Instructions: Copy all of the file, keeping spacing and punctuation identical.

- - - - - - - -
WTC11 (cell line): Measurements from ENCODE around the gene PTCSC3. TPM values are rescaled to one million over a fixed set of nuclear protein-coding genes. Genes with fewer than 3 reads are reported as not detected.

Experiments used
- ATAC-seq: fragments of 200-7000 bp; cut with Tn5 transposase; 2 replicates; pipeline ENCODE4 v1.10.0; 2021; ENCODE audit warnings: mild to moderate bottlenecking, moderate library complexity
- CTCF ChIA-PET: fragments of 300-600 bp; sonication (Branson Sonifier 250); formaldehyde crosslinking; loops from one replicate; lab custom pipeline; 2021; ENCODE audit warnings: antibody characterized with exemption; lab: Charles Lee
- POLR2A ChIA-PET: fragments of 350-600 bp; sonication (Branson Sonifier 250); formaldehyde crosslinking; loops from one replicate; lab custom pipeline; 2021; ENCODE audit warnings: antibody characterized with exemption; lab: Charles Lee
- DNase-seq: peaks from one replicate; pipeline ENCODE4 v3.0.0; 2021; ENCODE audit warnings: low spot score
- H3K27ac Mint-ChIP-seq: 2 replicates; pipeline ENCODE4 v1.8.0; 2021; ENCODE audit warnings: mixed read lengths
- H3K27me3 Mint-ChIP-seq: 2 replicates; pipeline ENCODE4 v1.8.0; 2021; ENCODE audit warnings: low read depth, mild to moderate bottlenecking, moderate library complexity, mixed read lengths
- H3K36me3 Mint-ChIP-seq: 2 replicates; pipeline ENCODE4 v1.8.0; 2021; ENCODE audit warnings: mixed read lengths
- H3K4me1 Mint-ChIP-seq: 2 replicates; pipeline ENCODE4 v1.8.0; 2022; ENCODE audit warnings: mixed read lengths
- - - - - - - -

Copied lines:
WTC11 (cell line): Measurements from ENCODE around the gene PTCSC3. TPM values are rescaled to one million over a fixed set of nuclear protein-coding genes. Genes with fewer than 3 reads are reported as not detected.

Experiments used
- ATAC-seq: fragments of 200-7000 bp; cut with Tn5 transposase; 2 replicates; pipeline ENCODE4 v1.10.0; 2021; ENCODE audit warnings: mild to moderate bottlenecking, moderate library complexity
- CTCF ChIA-PET: fragments of 300-600 bp; sonication (Branson Sonifier 250); formaldehyde crosslinking; loops from one replicate; lab custom pipeline; 2021; ENCODE audit warnings: antibody characterized with exemption; lab: Charles Lee
- POLR2A ChIA-PET: fragments of 350-600 bp; sonication (Branson Sonifier 250); formaldehyde crosslinking; loops from one replicate; lab custom pipeline; 2021; ENCODE audit warnings: antibody characterized with exemption; lab: Charles Lee
- DNase-seq: peaks from one replicate; pipeline ENCODE4 v3.0.0; 2021; ENCODE audit warnings: low spot score
- H3K27ac Mint-ChIP-seq: 2 replicates; pipeline ENCODE4 v1.8.0; 2021; ENCODE audit warnings: mixed read lengths
- H3K27me3 Mint-ChIP-seq: 2 replicates; pipeline ENCODE4 v1.8.0; 2021; ENCODE audit warnings: low read depth, mild to moderate bottlenecking, moderate library complexity, mixed read lengths
- H3K36me3 Mint-ChIP-seq: 2 replicates; pipeline ENCODE4 v1.8.0; 2021; ENCODE audit warnings: mixed read lengths
- H3K4me1 Mint-ChIP-seq: 2 replicates; pipeline ENCODE4 v1.8.0; 2022; ENCODE audit warnings: mixed read lengths